What’s up?! Learning to communicate with a baby

I can’t believe how much there is to learn about babies. I am doing things instintivley that I literally had no clue about just a few days ago! As my confidence grows and I’m building up a repetoire of experiences of both the tough times and good times, I think that Phoenix and I are starting to understand each other. Well, not that he worries too much about what my needs are – we’re still fully on ‘Phoenix time’ at the moment, but it helps if I can work out what he’s up to.

I remember at one of the antenatal classes I was told that mums are able to tell what different cries mean and learn to identify their baby’s needs through body language. I remember finding that concept quite bewildering – how the heck can a baby tell you what he wants without speaking?! And isn’t crying just crying?! I wondered what would happen if I didn’t pick up this supernatural ability to translate baby language; would I ever know what on earth was going on and how to fix it? To be honest, up until recently I’ve been pretty clueless; all the cries seemed to blur into one loud god awful noise! But lately I think I’m more able to differentiate between cries and noises…well most of the time at least 🙂

This new skill has been quite life changing for me because it takes less time to problem solve when somethings up. Since Phoenix was born I’ve had this constant check list spinning around my head – dirty nappy? feed time? tired? bored? wind? And if after ticking all those boxes there is still an unhappy baby, then it’s wet your pants time – what’s wrong?!!! But I think over the last couple of days I’ve been more relaxed in my response to crying and grizzling and have had the confidence to seperate real crying from crying for cryings sake.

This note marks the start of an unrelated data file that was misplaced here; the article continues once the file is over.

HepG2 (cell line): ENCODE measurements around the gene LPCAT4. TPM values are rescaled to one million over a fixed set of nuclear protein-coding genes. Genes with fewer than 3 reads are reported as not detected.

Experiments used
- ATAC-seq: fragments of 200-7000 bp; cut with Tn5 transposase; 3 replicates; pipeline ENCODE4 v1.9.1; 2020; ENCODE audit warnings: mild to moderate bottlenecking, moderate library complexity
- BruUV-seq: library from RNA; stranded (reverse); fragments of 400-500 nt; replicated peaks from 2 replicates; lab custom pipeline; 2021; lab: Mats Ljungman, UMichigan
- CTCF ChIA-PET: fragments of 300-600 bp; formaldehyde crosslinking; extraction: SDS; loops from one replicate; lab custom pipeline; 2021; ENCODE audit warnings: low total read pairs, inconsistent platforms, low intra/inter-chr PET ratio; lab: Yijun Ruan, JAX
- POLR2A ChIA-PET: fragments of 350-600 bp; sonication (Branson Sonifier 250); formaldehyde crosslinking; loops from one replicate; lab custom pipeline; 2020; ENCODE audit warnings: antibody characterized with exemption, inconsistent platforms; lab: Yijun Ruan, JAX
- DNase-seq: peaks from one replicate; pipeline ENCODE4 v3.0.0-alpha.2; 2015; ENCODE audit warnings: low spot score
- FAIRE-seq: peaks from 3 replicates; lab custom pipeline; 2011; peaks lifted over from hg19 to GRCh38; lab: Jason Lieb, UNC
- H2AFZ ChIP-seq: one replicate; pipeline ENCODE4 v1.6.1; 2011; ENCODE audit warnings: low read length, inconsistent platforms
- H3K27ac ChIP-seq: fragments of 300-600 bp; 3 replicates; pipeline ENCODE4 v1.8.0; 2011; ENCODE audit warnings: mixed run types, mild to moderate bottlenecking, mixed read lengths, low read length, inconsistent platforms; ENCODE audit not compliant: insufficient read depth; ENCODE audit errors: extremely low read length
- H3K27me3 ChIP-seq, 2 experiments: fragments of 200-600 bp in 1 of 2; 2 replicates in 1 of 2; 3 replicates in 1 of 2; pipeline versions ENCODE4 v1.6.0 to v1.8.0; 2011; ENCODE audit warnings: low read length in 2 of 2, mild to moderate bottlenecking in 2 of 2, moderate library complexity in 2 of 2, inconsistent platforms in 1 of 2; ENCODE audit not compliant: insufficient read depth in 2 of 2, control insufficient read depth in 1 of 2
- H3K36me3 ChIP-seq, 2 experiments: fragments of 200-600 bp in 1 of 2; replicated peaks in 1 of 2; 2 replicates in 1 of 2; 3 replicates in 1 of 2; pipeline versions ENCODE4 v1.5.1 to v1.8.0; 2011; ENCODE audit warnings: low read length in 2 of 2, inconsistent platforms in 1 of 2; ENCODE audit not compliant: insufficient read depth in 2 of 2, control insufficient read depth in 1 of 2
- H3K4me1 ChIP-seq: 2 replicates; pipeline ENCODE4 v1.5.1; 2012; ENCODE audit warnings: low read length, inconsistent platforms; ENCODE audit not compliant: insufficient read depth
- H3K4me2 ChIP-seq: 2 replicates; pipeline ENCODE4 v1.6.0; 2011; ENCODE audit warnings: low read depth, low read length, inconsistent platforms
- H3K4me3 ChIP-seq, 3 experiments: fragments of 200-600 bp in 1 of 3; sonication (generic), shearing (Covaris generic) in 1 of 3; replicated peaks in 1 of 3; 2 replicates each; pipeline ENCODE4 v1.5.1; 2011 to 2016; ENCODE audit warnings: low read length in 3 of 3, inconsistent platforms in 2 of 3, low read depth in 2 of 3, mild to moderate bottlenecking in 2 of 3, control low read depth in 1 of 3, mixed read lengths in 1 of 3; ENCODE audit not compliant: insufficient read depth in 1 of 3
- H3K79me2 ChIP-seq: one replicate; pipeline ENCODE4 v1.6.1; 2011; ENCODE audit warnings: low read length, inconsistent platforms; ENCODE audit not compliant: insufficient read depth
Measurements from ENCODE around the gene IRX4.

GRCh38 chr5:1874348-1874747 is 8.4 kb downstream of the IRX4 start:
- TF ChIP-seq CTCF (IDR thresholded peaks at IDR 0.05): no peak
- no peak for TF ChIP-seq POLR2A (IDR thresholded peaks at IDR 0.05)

Crying for the sake of crying is the worst crime a baby can commit and in Phoenix’s case it’s always when he’s overtired which is the hardest tick box to complete. Once he’s reached this phase it’s almost too late. There’s little I can do to stop this kind of crying and if he reaches the point when he’s worked himself into a state there’s no other option but to let him cry it out: a tough initiation for any new parent. As I mentioned in my last entry we’ve been experiencing a bit of this type of behaviour in the evenings. We’ve now sussed out that Phoenix has about a 10-15 min crying cut-off point. This was discovered a couple of nights a go when, determined to put an end to the post-evening feed grizzles, we went out pram pushing at about 9pm. Usually the pram is like baby hypontheapy and instantly puts him to sleep but he persisted with his crying in the pram! This was slightly scary as I thought the pram was a fail safe – damn it, who had been messing with the baby silencer functioner on my vehicle?! But I had a hunch that if we just kept going he would stop, so like a pair of zombies we trudged around the neighbourhood willing him stop. Eventually he did and fell into a deep sleep until 1.30am. If he fails to hit all of his naps in the day the same thing will happen at night, it’s literally a case of turn the music up, put the pillow over your head and ride out that crying storm. I feel so guilty leaving him to cry but now I know he’s just being a stubborn horse and is fighting sleep I don’t feel as bad.